Junior Studies the Dynamics of Food Truck Positioning


Elie Nowlis, FCRH ’23, spent the summer studying how food trucks in Manhattan decide where to locate themselves. (Courtesy of Elie Nowlis)

Natalie Fedde, Contributing Writer

Elie Nowlis, FCRH ’23, spent the summer studying how food trucks in Manhattan decide where to locate themselves. 

Nowlis said she initially hypothesized that customer demand was the main factor in where food trucks parked. With this idea, she thought that food trucks must locate themselves near the most popular subway stops, and she used the MTA turnstile data for subways to observe food truck activity. 

Nowlis also wanted to figure out the dynamics of food trucks that set up close to one another. “If one food truck is there, the other food trucks don’t want to get too close to them, so there are two opposing forces at play,” said Nowlis.

Nowlis is a math and economics major and wanted to study spatial competition in New York City. Because of New York’s high volume of food trucks, as well as their ability to relocate easily, Nowlis said she decided food trucks were the optimal subject.

Most of Nowlis’s data collection was done through observation. She spent the summer walking around three different areas of the city for multiple hours every day, recording the location of every food truck she came across. Nowlis studied the Upper West Side, the Financial District and Midtown.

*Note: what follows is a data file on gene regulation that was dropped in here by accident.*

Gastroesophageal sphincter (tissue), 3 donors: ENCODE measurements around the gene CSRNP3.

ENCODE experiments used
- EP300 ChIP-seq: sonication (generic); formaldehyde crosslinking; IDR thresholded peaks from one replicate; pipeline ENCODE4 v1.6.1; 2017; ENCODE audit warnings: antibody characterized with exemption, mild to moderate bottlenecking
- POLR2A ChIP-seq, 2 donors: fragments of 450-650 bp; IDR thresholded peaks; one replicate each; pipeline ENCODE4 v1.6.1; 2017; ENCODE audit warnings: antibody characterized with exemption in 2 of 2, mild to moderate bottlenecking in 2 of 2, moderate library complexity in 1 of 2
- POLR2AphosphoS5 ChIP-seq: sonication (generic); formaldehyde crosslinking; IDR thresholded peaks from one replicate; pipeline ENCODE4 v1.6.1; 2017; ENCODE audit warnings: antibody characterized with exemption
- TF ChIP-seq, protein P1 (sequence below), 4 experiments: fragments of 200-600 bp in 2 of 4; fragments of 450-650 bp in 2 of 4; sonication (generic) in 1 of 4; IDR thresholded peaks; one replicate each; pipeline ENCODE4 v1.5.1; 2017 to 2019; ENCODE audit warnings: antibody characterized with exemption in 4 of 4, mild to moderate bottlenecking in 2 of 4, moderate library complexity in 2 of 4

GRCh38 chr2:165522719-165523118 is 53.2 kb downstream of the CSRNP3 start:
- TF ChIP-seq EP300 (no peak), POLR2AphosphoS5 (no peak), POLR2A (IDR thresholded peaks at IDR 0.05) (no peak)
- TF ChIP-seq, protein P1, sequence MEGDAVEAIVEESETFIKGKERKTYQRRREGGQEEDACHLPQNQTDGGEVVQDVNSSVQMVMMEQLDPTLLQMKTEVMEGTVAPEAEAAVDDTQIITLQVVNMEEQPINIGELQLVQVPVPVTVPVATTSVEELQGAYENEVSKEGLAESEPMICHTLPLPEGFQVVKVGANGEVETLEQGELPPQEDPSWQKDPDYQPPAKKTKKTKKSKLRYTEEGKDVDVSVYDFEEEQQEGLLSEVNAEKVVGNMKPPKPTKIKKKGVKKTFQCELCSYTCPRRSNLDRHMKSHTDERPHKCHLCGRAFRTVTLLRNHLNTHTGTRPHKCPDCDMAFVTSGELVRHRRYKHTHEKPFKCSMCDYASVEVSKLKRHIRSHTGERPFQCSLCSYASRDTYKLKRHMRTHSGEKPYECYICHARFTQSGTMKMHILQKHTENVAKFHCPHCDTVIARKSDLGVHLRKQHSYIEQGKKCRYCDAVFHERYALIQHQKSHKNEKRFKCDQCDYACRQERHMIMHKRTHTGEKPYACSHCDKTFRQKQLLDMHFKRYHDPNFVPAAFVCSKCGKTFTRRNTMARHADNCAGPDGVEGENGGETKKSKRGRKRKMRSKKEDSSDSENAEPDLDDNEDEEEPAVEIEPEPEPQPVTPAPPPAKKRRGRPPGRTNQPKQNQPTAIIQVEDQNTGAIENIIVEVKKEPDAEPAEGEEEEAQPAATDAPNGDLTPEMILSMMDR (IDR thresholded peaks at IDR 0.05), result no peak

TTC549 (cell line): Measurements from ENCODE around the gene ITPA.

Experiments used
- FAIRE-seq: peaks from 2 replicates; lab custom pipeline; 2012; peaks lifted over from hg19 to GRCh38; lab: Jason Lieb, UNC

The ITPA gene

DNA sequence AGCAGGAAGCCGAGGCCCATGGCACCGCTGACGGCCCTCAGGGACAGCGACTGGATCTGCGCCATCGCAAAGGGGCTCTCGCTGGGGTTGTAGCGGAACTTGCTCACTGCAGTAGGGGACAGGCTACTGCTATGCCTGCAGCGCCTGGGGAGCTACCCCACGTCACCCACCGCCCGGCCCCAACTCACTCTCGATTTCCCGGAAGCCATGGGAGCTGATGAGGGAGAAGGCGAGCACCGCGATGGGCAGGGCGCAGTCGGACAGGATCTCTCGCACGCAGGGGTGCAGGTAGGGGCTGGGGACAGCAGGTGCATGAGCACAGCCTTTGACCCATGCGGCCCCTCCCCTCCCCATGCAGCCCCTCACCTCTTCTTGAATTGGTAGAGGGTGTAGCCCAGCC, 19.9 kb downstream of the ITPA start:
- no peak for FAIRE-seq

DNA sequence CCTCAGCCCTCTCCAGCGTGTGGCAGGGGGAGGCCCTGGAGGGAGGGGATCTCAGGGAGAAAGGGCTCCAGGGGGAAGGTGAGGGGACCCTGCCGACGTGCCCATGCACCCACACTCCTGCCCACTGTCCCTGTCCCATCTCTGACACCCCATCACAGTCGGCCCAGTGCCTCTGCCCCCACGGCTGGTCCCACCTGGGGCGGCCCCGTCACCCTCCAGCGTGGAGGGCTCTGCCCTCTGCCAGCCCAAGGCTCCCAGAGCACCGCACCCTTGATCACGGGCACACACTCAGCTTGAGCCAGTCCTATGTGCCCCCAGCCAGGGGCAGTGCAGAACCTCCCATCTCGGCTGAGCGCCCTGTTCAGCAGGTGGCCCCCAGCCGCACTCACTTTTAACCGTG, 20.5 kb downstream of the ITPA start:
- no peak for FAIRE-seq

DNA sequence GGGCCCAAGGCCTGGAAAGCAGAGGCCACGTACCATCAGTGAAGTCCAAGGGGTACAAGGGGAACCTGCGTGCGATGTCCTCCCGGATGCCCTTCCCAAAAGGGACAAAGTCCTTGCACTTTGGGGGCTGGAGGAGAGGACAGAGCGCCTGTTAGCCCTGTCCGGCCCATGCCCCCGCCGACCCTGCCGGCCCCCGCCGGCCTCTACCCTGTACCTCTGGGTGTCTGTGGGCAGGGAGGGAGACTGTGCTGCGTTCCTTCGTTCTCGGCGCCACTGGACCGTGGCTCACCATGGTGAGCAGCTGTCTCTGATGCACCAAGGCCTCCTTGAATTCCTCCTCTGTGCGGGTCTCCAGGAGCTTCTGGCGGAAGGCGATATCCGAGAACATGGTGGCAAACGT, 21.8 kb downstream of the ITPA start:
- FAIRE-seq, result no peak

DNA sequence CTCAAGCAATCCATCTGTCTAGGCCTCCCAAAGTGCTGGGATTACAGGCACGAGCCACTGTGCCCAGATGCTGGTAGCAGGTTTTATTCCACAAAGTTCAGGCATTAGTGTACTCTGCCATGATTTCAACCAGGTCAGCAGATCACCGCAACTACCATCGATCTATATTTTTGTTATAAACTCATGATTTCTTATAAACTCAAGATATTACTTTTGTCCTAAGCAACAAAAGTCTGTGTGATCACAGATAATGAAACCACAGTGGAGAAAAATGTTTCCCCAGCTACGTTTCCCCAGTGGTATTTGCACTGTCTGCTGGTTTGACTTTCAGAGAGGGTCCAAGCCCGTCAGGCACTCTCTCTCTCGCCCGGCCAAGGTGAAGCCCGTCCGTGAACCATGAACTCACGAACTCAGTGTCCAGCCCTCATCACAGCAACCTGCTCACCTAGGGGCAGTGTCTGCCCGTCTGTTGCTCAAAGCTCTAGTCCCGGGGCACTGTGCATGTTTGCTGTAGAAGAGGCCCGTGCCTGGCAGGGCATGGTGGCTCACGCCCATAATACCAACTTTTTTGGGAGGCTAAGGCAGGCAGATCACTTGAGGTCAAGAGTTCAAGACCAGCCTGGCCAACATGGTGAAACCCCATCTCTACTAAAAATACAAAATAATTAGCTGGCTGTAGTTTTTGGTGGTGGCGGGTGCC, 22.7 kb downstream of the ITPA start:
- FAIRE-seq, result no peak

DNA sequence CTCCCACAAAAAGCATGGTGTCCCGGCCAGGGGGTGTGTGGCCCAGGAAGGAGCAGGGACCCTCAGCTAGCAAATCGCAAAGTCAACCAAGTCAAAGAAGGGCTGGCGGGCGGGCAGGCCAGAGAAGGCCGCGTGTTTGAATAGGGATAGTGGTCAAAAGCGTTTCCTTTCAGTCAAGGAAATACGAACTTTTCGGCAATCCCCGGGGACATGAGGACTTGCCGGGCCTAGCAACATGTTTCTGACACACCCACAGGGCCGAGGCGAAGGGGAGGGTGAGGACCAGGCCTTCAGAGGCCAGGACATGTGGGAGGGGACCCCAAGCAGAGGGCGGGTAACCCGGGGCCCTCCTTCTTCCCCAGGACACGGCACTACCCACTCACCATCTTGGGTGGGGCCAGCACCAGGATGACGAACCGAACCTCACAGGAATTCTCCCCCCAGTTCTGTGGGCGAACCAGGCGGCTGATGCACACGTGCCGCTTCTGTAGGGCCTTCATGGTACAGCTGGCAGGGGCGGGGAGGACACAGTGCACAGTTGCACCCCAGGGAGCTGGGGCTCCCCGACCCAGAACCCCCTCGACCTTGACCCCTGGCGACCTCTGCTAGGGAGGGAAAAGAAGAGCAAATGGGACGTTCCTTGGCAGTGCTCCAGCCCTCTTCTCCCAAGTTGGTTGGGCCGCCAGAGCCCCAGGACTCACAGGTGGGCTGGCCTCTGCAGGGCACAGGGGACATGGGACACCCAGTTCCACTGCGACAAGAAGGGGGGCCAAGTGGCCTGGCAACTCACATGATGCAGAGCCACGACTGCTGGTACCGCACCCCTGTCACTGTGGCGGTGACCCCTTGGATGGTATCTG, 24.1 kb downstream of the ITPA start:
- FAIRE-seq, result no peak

The field of spatial competition is very theoretical, according to Nowlis. There has been a lot of academic speculation regarding how different things space themselves out, but there hasn’t been much real-world data analysis, she said. 

“My goal was to provide those empirical data points that are missing in the field,” she explained. As Nowlis analyzes her data, she compares it to the predictions of spatial competition specialists.

Throughout her research, Nowlis also interviewed food truck owners to learn more about their motivations for their food truck locations and whether it supported her numerical data. Through these interviews, Nowlis found that there is an unspoken honor code among city food truck owners that once a food truck has claimed a spot, no other truck can take it. This rule is so important to the community, according to Nowlis, that there are trucks that have operated at the same exact location for twenty or more years. When a new food truck is starting up, they must look around the city for a few days to find a spot that does not already belong to another truck, said Nowlis.

While Nowlis isn’t done analyzing her data, she believes that food truck location is influenced by multiple factors, including her initial hypothesis regarding demand. What she wasn’t expecting to find is that food truck culture has just as much influence as demand on the locations from which trucks choose to operate 

“I think when doing research you have to be flexible and open to changes,” said Nowlis. “Everything is a process. Research is ongoing and always changing. I have had to be open to trying new things, and I have learned a lot.”